One of the oldest and truest maxims about movies is about novels. You can make a great movie out of an unremarkable book (The Godfather, Jackie Brown, The 39 Steps, The Last Picture Show), and there are exceptions where movies match or even surpass their source material (No Country for Old Men, The Shining, To Kill a Mockingbird, American Psycho). But on the whole, film adaptations of novels are misbegotten adventures. Edward Norton has been trying to make Jonathan Lethem’s Motherless Brooklyn into a movie for nearly 20 years: he bought the rights in 1998 before its publication, and in October 1999, the project was announced. He’s directed one other movie, Keeping the Faith—also from 2000—and now he returns as writer, director, and star of Motherless Brooklyn, a 1950s New York period piece about private detectives, corrupt city developers, and jazz. Norton’s adaptation is fine—it’s far from the incomprehensible disaster of The Goldfinch—but for a “passion project” decades in the making, Motherless Brooklyn is thoroughly unremarkable.
Norton plays Lionel Essrog, a P.I. with Tourettes and severe OCD (years before it was diagnosable), is wrecked by the murder of his boss Frank Minna (Bruce Willis) on his watch. Essrog’s “head is full of threads,” and his frequent tics recall Arthur Fleck’s own involuntary laughing disorder in Joker. Norton made another hubristic mistake in adapting Lethem’s novel: he added an entire subplot, about an avaricious and corrupt developer named Moses Randolph (Alec Baldwin) who wants to bulldoze working class “black and brown” neighborhoods in order to build a freeway. In other words, he wanted to make it topical. How ironic that Joker’s truly topical and politically explosive message was unintentional, and here, when Norton tries, he delivers a dud.
Motherless Brooklyn isn’t a bad movie, but it isn’t noteworthy. That, to me, is unacceptable today. Norton is one of the few stars who’s motivated and smart enough to write, direct, and star in his own movies. Motherless Brooklyn is ambitious, but ambition is not a virtue in itself. Norton, who compared his movie to Chinatown, is high on his own supply.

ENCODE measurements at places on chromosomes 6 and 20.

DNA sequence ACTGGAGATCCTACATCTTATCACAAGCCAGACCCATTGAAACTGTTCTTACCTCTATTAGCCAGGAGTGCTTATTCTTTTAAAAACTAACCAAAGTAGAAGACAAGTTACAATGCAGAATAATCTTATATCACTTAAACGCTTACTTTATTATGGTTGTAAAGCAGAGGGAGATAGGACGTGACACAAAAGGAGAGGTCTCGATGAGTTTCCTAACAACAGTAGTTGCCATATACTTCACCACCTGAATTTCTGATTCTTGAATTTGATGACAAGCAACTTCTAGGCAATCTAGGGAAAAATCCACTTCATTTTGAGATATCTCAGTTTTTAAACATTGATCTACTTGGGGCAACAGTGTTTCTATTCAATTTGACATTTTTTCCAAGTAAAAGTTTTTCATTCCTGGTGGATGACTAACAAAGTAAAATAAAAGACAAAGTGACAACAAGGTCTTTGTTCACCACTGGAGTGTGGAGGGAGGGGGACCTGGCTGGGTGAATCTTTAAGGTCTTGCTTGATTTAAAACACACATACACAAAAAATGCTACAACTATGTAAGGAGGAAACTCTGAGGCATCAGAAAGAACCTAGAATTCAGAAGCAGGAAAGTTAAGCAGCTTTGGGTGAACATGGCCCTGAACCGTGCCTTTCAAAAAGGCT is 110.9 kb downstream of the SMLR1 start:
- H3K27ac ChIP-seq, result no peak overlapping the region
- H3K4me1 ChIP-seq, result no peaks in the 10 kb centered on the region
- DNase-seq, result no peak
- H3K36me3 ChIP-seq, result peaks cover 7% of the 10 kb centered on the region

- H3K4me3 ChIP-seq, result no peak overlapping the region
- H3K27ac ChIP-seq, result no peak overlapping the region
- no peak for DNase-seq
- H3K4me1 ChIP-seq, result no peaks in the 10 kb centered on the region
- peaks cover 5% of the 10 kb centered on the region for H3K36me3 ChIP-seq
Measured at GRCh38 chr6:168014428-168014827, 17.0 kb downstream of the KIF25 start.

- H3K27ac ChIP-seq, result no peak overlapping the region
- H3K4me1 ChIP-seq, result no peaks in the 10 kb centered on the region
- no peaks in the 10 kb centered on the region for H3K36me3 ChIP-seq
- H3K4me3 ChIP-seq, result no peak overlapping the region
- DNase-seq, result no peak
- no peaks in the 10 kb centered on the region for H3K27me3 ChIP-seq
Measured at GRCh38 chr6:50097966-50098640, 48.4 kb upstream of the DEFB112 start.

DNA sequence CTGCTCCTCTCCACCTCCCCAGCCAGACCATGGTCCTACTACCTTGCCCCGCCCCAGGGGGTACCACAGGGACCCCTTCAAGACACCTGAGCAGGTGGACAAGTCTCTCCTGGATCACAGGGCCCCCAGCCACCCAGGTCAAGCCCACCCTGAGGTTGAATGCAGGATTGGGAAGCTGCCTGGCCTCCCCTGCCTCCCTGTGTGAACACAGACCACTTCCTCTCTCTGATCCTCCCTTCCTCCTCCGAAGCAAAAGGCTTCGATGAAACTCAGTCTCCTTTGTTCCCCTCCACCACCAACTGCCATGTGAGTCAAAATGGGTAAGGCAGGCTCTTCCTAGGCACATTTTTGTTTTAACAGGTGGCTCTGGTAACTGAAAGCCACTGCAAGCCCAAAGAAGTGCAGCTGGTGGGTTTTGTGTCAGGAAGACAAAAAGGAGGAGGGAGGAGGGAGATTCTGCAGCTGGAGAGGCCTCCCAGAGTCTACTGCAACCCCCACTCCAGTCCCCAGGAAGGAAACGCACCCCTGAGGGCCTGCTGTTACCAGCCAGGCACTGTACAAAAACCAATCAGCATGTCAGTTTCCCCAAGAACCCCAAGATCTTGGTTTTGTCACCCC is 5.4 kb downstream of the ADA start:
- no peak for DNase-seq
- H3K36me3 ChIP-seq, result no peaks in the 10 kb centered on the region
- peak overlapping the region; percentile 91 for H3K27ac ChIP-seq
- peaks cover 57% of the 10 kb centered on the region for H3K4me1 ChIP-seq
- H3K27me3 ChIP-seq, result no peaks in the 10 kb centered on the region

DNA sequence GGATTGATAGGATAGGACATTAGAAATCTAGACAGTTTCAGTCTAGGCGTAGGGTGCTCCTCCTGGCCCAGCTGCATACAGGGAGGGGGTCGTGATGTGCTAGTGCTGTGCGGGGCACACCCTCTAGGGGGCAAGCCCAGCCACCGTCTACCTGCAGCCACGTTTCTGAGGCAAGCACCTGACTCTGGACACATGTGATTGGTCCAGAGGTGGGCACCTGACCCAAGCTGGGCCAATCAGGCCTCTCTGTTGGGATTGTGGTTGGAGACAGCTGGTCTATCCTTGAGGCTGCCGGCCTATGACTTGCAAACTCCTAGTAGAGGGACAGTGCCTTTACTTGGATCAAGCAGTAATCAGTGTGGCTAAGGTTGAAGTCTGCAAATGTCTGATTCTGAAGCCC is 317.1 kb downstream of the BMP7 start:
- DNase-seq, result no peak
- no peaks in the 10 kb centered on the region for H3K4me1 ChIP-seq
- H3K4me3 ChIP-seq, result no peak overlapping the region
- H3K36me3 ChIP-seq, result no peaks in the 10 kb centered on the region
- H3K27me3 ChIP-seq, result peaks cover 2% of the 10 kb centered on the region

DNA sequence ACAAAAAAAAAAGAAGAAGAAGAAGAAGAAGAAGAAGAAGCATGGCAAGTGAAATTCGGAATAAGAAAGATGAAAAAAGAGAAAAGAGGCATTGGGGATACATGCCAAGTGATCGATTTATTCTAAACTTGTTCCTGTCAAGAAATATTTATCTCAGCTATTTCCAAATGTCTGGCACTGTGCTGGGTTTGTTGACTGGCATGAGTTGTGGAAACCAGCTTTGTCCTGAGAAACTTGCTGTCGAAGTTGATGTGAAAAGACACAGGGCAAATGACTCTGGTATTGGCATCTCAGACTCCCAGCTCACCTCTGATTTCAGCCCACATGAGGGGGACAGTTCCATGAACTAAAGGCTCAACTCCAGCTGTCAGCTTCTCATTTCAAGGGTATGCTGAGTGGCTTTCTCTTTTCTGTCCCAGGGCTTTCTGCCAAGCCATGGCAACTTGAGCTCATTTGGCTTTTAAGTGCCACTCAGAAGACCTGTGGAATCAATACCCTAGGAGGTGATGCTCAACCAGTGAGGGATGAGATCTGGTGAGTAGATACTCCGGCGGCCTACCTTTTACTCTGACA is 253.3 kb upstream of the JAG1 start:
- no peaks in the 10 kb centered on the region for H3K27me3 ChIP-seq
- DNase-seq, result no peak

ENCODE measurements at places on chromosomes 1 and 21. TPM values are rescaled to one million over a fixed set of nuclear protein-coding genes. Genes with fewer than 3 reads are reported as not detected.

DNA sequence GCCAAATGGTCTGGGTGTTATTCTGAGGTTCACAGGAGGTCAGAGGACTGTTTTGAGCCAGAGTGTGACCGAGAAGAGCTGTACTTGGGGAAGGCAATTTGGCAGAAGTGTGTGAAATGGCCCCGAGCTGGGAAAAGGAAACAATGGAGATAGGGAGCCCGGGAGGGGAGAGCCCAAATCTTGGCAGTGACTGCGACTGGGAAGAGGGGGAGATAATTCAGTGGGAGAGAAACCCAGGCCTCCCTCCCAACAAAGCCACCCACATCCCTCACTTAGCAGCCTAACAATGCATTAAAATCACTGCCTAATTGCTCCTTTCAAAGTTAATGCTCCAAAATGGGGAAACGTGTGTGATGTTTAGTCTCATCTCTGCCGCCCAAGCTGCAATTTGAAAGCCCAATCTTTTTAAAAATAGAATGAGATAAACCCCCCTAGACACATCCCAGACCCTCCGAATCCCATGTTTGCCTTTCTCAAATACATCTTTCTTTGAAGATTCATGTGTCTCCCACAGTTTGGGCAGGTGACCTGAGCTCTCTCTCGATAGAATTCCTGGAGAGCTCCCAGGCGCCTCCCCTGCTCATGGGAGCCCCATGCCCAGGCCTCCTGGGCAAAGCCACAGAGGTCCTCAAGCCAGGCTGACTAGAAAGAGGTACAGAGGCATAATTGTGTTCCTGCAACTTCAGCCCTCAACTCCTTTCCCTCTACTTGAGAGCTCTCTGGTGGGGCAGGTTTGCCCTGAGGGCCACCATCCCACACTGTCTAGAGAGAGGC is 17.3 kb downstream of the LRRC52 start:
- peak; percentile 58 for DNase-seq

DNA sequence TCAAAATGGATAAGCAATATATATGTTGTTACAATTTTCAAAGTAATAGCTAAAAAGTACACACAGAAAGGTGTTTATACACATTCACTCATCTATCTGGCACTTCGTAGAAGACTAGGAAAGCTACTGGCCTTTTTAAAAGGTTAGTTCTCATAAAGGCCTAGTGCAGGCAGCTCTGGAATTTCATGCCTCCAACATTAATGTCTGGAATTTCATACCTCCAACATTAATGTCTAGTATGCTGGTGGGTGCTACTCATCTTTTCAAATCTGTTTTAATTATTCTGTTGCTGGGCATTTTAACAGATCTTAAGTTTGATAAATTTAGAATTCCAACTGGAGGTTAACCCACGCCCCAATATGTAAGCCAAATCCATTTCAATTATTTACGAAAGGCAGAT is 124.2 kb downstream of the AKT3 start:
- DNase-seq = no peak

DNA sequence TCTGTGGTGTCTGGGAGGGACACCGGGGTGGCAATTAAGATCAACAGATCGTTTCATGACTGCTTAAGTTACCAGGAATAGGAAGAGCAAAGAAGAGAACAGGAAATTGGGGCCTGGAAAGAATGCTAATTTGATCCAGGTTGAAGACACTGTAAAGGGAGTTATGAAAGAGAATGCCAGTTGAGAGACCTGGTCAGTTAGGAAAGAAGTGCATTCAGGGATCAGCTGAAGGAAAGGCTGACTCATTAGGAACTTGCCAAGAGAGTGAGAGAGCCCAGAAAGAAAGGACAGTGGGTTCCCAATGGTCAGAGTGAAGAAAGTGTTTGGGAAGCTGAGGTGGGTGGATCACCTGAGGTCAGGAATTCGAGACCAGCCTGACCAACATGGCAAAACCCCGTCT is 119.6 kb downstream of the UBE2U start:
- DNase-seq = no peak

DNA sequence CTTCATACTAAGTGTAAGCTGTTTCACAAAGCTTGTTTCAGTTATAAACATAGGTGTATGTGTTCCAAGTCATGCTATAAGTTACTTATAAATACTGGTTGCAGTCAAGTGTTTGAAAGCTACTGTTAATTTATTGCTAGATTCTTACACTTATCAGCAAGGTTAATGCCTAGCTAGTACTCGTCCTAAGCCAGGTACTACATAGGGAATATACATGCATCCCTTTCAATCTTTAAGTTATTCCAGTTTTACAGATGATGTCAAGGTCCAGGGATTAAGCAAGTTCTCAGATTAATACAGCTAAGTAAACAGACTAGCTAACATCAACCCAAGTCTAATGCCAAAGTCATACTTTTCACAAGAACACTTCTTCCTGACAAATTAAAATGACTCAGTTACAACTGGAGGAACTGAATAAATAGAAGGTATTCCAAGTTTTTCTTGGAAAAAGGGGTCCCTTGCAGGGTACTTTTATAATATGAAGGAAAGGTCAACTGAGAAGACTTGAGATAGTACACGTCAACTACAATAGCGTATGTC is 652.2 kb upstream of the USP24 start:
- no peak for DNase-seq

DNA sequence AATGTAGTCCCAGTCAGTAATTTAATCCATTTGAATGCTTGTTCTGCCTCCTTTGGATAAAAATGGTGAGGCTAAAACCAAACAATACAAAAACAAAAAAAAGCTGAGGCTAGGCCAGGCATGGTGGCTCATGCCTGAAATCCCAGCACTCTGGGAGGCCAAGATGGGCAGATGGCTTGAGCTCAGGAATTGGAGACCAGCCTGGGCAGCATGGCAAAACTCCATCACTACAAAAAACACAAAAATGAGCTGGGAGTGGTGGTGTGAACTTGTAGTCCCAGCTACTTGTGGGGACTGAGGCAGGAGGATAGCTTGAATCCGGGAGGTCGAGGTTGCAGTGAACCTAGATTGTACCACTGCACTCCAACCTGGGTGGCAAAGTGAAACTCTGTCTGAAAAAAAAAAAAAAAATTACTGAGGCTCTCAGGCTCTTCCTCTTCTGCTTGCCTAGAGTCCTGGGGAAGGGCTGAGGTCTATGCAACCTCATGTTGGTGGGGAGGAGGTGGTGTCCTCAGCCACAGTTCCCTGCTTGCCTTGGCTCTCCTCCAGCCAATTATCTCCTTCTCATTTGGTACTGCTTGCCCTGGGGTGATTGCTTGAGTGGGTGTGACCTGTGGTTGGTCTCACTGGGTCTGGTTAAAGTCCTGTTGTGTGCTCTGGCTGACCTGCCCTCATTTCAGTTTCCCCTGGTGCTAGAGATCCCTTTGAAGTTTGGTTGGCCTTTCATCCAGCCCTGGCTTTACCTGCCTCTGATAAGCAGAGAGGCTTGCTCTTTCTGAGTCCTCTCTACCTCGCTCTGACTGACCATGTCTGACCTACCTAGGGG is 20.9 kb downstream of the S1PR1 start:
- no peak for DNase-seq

Another common folly of novel adaptations is staying too true to the source material: just last year, Barry Jenkins turned James Baldwin’s beautiful If Beale Street Could Talk into a conservation piece, a movie full of beatific people but stuck in amber. Baldwin’s novel sings and Jenkins’ film barely moves. Norton’s additions don’t sink Motherless Brooklyn, and there are flashes of excellence in his direction: the dissolve from Essrog’s face to an impossibly blurry Brooklyn Bridge right after he’s smoked heroin, the darting lines of reflections on the marble in the underground pool where Essrog confronts Randolph for the last time. Even the pacing: for a two-and-a-half hour movie, Motherless Brooklyn keeps moving, but how much are we retaining? Norton has waterlogged it with too much bureaucracy, fine print, unclear character intersections, and diversions.
Like so many novel adaptations, it works on paper. A great cast—Norton, Baldwin, Willis, and Willem Dafoe, Gugu Mbatha-Raw, Leslie Mann, Cherry Jones, Michael K. Williams—without a bad performance. Shot in only 46 days, on schedule and on budget at $26 million (for reference, Keeping the Faith—a fluffy romcom—cost $29 million in 1999). There were none of Norton’s infamous “creative freak-outs” on set that derailed films like The Incredible Hulk and The Italian Job. The making of Motherless Brooklyn was smooth and full of confidence—so why does it amount to little more than a passing entertainment?
So many great directors have made lifeless adaptations of classic books (Ford’s The Grapes of Wrath, Huston’s Moby-Dick, Wyler’s Wuthering Heights, Lean’s Great Expectations, Bogdanovich’s Daisy Miller), and even fewer actors-turned-directors have succeeded at all (Ron Howard perhaps the best example, which isn’t saying much). Of course there are curveballs like Marlon Brando’s One-Eyed Jacks and Charles Laughton’s The Night of the Hunter, the only films either actor ever directed. The latter is a masterpiece unrecognized in its time, and the former is a more typical vanity effort: strange, inchoate, homoerotic, and undisciplined. In other words, Brando’s personality in a two-and-a-half hour movie.
Norton is more disciplined and much less idiosyncratic than Brando, so the only loose threads here are in Essrog’s sleeves. Motherless Brooklyn was announced the same month that Fight Club came out, and David Fincher’s adaptation of Chuck Palahniuk’s novel absolutely belongs in that small group of book adaptations that match or surpass their source material. High on all that, maybe Norton thought he could pull it off. Changing the setting to the 1950s was a smart move (he’s right on when he says “gumshoe slang” would’ve sounded ridiculous and “ironic” in contemporary New York), but any praise here is faint. Motherless Brooklyn is competent and mostly coherent, but mere competence never made great films.
—Follow Nicky Smith on Twitter: @nickyotissmith